You told me at the beginning of this school year, “We’re going to stand by Zack, I assure you.  We’ll work with him.”  I’ve yet to see that happen.  Threatening to kick him out of school if he doesn’t meet the impossible expectations put in front of him within 3 days is not standing by him.  It’s not working with him.  And it’s not doing anything at all in his best interest.  Not responding to the questions, not communicating with me on what he needs help with before it’s too late, and threatening to kick him out of school is not standing by him.  It’s not helping him in the slightest.  Year after year, the school has destroyed his confidence, broken his spirit, and consistently made him feel worthless.  I spend every summer, every weekend, and every week night building him back up and getting him excited again.  His first day of school this year, he was so excited to tell you about his summer trip to DC where he learned so much of our history, it was a purely educational trip.  He was so motivated to get started learning again, he could barely contain himself.  Now he’s just ready to give up because this year was no different than any other year.  No matter how hard he’s tried, it’s just not good enough.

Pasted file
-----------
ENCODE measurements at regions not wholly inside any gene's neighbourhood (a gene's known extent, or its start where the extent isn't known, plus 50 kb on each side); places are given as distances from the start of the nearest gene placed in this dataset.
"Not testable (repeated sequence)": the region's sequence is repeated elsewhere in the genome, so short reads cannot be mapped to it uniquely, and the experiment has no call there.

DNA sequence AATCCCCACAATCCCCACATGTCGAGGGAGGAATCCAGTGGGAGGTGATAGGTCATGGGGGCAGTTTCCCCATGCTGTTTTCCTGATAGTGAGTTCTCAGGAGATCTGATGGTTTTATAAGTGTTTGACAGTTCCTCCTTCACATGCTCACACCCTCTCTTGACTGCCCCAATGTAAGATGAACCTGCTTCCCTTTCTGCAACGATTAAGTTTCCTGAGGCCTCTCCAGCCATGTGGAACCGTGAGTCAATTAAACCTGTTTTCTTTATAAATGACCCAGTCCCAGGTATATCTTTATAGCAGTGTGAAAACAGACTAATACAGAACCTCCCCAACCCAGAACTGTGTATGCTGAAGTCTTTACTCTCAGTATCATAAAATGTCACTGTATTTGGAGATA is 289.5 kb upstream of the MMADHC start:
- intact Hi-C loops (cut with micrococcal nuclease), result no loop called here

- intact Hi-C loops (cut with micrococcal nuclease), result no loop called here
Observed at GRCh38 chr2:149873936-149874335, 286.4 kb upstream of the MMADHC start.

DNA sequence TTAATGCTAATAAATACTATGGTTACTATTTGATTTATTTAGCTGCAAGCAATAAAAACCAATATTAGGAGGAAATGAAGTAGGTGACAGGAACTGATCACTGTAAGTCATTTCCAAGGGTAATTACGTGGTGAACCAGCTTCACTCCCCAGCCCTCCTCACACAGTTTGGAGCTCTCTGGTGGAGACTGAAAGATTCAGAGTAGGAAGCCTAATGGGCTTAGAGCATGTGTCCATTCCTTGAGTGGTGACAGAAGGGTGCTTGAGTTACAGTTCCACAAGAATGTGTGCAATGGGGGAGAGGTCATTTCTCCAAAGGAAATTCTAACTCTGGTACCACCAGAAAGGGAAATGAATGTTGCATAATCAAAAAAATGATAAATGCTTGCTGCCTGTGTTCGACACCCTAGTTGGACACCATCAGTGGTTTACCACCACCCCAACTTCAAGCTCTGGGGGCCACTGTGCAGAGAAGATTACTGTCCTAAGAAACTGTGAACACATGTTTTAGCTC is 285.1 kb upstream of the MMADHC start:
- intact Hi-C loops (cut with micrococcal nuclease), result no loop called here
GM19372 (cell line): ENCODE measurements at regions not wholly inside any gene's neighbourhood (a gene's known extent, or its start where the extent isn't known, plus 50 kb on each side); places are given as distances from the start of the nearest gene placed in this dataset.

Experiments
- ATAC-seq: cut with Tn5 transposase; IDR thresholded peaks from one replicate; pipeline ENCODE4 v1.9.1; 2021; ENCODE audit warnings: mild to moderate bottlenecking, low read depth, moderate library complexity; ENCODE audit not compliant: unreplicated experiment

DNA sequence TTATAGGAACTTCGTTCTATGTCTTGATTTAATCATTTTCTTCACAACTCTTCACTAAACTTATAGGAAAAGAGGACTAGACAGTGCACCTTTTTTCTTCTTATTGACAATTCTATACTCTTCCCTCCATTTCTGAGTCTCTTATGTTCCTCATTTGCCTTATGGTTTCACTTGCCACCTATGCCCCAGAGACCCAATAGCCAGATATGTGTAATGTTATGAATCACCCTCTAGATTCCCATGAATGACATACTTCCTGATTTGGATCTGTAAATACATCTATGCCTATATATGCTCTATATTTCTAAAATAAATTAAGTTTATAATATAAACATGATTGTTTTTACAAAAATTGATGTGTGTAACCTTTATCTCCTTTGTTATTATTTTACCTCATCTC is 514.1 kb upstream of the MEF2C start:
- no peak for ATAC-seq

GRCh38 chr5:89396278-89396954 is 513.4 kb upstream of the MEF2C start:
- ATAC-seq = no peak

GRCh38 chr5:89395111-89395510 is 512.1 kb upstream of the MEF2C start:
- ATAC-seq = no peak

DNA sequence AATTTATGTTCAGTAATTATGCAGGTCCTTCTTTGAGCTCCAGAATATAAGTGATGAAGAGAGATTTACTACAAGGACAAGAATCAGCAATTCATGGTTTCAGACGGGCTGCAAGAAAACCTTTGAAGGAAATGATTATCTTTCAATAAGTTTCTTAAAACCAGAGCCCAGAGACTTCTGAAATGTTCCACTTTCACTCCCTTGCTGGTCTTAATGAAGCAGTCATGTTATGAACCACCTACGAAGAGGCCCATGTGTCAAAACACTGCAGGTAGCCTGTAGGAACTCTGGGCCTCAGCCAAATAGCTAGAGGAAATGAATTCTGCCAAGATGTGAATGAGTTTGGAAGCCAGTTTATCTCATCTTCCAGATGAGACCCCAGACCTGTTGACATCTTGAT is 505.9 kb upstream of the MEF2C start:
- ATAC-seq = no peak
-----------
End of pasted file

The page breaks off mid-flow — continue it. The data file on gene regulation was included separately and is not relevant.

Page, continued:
In reviewing his progress this year, I found that during the second 9 weeks, he brought his Spanish grade up from an 88% (B) to a 94% (A).  His Science grade dropped 2% from an 82% (B) to an 80% (B).  His History grade improved 3% from a 73% (C) to a 76% (C).  ICT improved 9% from an 81% (B) to a 90% (A).  Team Sports dropped from a 100% (A) to a 99% (A).  Math dropped 2% from a 62% (D) to a 60% (D).  Finally, Language Arts dropped drastically from a 75% (C) to a 50% (F) indicating that something major happened here, however, his conduct for that class improved from a 2 to a 1.  His conduct was a 1 in all other classes.  His grades year-to-date are as follows:  Spanish – 91% (A), Team Sports – 99% (A), ICT – 86% (B), Science – 81% (B), History – 74% (C), Language Arts – 62% (D), and Math – 61% (D).  As the neuropsychologist predicted, his troubles are in Math and English.  Despite that fact, these grades do not paint a picture of a child that doesn’t care about school or doesn’t put forth the effort.  To threaten him with removal from school the first week back from the holiday break was completely unnecessary and uncalled for.  Had the school called me and talked to me, we could have called a teacher conference and figured out what the problem was.  I would have been more tolerant of the school’s position if they hadn’t focused on his failures and completely ignored the improvements he made during the second quarter and if they had spoken to me before talking to Zack.  The message that was given to Zack was, “Even though you clearly made improvements, you’re still a failure.”  That’s not acceptable for any child.